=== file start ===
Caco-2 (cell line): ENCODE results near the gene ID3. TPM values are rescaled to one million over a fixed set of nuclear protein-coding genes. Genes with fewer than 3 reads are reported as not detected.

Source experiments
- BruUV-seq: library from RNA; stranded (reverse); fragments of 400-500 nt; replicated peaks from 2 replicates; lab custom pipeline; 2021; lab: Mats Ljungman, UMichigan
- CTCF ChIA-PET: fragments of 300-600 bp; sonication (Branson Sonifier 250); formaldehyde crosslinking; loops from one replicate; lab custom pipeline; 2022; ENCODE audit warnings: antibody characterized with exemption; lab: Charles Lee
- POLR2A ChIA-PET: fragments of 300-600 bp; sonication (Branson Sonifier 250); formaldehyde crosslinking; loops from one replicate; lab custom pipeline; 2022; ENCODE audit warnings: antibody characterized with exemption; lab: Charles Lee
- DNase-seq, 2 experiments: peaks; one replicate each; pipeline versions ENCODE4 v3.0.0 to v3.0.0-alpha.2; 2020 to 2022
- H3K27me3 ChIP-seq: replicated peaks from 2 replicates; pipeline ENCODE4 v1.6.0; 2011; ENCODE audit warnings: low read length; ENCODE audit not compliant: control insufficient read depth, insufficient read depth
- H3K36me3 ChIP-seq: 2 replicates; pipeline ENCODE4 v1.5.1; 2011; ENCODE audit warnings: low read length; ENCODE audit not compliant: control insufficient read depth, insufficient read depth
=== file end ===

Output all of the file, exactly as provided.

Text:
Caco-2 (cell line): ENCODE results near the gene ID3. TPM values are rescaled to one million over a fixed set of nuclear protein-coding genes. Genes with fewer than 3 reads are reported as not detected.

Source experiments
- BruUV-seq: library from RNA; stranded (reverse); fragments of 400-500 nt; replicated peaks from 2 replicates; lab custom pipeline; 2021; lab: Mats Ljungman, UMichigan
- CTCF ChIA-PET: fragments of 300-600 bp; sonication (Branson Sonifier 250); formaldehyde crosslinking; loops from one replicate; lab custom pipeline; 2022; ENCODE audit warnings: antibody characterized with exemption; lab: Charles Lee
- POLR2A ChIA-PET: fragments of 300-600 bp; sonication (Branson Sonifier 250); formaldehyde crosslinking; loops from one replicate; lab custom pipeline; 2022; ENCODE audit warnings: antibody characterized with exemption; lab: Charles Lee
- DNase-seq, 2 experiments: peaks; one replicate each; pipeline versions ENCODE4 v3.0.0 to v3.0.0-alpha.2; 2020 to 2022
- H3K27me3 ChIP-seq: replicated peaks from 2 replicates; pipeline ENCODE4 v1.6.0; 2011; ENCODE audit warnings: low read length; ENCODE audit not compliant: control insufficient read depth, insufficient read depth
- H3K36me3 ChIP-seq: 2 replicates; pipeline ENCODE4 v1.5.1; 2011; ENCODE audit warnings: low read length; ENCODE audit not compliant: control insufficient read depth, insufficient read depth